Teunis Brosens, Senior Economist at ING, notes that the unchanged headline 1.9% year-on-year bank lending growth conceals the fact that the Eurozone bank lending growth has been weakening in recent months but it's too early to draw definite conclusions though.
“The ECB today reported unchanged year-on-year growth rates for Eurozone bank lending to households and businesses in September, for the third month in a row. It might be considered a relief that, despite the Brexit shock, bank lending has continued to grow since June.
Yet scratch beneath the surface and the picture is less benign. Monthly loan flows, though volatile, appear to be on a downward trend recently. The chart below shows the monthly flows and the main country contributions. Since June, loan growth has been weakening especially in France, which has acted as the engine of loan growth in recent years. But Italy and Spain show a weakening in monthly flows too, compared with earlier this year.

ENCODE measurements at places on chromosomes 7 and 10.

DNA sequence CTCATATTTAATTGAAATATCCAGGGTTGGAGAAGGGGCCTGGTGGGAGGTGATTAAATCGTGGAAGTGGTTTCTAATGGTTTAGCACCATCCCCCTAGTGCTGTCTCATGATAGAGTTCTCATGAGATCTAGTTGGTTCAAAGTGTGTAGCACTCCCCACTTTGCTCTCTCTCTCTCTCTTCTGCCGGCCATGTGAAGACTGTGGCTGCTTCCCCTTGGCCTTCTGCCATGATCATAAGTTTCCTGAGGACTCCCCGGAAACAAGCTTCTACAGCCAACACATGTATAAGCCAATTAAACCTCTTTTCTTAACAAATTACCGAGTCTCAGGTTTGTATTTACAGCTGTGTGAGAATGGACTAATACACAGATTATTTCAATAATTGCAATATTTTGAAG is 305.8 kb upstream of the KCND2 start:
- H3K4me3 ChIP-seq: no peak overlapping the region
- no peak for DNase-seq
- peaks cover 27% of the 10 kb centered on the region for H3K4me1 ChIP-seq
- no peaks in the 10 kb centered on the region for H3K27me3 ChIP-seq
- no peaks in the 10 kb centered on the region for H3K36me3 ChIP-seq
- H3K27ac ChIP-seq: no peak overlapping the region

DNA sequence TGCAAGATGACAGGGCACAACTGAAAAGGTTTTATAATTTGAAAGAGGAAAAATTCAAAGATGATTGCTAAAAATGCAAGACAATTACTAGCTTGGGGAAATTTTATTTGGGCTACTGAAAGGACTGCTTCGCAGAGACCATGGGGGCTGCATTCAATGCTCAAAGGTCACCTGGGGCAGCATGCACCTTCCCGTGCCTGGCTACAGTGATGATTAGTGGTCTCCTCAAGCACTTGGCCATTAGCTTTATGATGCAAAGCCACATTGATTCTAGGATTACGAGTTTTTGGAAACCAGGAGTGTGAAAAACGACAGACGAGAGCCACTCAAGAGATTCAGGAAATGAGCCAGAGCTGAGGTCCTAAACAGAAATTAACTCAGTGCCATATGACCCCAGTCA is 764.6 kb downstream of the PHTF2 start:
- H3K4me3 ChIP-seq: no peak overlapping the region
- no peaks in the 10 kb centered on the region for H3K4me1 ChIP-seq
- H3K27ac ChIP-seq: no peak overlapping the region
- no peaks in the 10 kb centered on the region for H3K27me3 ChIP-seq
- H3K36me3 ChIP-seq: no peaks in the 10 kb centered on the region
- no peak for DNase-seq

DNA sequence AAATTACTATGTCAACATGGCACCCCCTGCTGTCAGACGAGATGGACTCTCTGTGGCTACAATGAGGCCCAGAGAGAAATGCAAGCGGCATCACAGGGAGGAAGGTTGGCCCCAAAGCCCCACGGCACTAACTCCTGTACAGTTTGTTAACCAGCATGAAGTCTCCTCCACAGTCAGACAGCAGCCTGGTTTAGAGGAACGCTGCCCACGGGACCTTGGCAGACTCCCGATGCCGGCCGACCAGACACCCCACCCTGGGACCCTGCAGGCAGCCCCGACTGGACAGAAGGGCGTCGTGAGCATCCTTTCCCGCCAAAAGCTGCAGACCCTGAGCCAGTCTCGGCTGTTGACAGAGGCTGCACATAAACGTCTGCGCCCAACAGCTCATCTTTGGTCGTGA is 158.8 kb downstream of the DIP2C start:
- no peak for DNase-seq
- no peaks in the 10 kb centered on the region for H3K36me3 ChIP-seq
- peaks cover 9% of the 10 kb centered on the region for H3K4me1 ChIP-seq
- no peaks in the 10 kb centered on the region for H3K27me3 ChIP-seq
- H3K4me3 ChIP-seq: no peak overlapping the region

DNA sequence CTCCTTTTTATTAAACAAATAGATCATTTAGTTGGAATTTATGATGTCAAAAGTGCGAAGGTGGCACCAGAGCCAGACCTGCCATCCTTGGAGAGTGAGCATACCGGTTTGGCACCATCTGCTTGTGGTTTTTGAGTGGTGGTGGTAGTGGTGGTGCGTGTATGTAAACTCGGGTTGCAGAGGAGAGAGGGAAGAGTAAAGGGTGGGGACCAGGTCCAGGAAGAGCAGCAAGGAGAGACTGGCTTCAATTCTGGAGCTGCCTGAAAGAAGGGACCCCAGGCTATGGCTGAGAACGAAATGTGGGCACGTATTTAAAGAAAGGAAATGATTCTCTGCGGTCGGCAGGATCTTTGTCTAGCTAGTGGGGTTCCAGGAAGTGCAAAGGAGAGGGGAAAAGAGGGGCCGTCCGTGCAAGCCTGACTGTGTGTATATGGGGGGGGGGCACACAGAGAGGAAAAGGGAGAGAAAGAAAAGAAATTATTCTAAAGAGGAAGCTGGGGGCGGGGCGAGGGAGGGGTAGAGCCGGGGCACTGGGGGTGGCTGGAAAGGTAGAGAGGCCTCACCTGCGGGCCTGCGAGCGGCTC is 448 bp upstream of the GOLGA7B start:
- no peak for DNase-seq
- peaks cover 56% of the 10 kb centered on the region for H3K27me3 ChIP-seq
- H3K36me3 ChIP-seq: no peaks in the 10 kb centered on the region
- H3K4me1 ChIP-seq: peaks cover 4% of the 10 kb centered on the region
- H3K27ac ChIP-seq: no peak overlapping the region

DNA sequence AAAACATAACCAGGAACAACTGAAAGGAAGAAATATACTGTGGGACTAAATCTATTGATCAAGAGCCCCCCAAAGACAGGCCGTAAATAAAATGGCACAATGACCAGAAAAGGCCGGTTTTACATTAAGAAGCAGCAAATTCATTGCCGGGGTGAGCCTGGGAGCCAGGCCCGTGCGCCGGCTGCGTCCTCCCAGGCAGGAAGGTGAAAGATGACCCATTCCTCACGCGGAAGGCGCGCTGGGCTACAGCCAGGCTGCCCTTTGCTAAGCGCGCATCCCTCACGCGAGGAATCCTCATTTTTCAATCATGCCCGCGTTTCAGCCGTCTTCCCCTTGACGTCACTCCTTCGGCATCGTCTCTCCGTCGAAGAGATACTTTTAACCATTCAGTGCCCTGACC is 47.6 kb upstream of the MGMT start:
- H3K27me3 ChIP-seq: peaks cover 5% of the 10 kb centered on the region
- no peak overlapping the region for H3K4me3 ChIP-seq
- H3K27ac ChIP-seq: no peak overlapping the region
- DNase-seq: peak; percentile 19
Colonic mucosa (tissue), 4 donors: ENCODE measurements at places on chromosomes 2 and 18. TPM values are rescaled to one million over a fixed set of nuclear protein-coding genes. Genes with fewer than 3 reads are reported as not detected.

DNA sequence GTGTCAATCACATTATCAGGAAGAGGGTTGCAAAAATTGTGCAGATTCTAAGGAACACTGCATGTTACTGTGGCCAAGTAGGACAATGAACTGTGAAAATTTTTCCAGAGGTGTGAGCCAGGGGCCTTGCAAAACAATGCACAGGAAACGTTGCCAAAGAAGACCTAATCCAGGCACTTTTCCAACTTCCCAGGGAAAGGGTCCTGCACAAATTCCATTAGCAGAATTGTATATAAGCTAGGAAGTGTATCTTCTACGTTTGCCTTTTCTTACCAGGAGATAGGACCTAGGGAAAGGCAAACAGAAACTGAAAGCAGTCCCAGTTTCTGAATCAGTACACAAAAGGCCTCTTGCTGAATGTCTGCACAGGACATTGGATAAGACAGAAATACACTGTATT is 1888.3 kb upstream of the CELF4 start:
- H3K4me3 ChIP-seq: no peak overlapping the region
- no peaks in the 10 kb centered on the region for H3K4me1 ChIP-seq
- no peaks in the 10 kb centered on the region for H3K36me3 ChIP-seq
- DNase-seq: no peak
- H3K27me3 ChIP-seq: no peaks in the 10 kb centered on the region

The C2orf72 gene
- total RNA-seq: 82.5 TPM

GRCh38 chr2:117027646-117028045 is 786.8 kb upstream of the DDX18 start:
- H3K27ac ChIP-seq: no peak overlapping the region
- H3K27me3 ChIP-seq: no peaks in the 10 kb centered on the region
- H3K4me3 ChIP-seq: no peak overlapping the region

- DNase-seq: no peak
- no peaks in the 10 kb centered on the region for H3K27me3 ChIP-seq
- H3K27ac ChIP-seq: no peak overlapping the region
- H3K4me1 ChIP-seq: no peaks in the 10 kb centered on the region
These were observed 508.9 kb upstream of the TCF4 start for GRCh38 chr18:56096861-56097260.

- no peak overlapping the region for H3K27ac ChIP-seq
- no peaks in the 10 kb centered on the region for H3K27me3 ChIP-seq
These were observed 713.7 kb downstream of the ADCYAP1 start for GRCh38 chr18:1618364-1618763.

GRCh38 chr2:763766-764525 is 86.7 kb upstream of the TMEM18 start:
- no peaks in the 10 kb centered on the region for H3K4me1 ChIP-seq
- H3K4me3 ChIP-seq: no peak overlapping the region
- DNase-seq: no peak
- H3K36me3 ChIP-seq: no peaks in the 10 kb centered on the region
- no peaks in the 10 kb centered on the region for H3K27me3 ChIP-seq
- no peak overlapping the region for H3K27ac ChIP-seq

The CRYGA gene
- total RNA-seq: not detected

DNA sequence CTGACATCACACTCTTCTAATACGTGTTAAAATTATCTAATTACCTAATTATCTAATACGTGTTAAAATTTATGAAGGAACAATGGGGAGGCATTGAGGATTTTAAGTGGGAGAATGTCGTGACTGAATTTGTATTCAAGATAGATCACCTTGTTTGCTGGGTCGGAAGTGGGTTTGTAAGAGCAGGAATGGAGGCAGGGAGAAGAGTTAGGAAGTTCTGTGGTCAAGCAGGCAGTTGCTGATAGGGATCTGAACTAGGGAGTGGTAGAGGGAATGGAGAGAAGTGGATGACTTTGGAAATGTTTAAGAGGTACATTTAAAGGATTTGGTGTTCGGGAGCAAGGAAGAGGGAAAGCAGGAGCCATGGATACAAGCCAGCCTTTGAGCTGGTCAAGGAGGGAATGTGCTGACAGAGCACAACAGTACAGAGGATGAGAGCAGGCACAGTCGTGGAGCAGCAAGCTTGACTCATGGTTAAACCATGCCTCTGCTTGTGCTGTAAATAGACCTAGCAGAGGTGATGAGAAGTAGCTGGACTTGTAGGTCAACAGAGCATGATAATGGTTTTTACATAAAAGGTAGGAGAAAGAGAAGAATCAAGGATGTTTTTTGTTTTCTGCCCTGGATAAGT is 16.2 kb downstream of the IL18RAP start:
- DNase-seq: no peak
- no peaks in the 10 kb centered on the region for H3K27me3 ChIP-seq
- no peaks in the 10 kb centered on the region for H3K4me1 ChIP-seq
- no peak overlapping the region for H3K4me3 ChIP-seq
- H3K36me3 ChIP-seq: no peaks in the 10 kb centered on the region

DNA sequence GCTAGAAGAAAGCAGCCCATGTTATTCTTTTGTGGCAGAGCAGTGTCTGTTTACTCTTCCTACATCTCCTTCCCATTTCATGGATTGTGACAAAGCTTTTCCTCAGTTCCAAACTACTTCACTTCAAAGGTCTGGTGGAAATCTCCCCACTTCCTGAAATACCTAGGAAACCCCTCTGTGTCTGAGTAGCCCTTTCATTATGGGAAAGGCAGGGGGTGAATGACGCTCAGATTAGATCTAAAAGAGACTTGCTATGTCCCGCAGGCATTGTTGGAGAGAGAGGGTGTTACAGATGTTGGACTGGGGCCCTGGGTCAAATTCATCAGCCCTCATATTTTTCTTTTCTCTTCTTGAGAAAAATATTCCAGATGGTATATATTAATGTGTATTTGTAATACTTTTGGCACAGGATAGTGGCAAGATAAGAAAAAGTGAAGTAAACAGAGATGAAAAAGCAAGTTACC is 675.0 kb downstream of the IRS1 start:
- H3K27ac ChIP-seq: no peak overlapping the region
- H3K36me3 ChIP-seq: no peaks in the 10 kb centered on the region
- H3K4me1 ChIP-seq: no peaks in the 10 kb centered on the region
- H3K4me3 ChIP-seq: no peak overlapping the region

Bank lending is volatile on a monthly basis so it is too early to draw any conclusions based on a weakening that may still turn out temporary. Yet today's data warrants close monitoring of bank lending developments in the months ahead. Especially since growth of M1, usually a good cyclical indicator, continues to weaken as well (falling to 8.5% in September from 8.9% previously and 11.5% a year earlier). Eurozone GDP growth may be starting to face some headwinds.”
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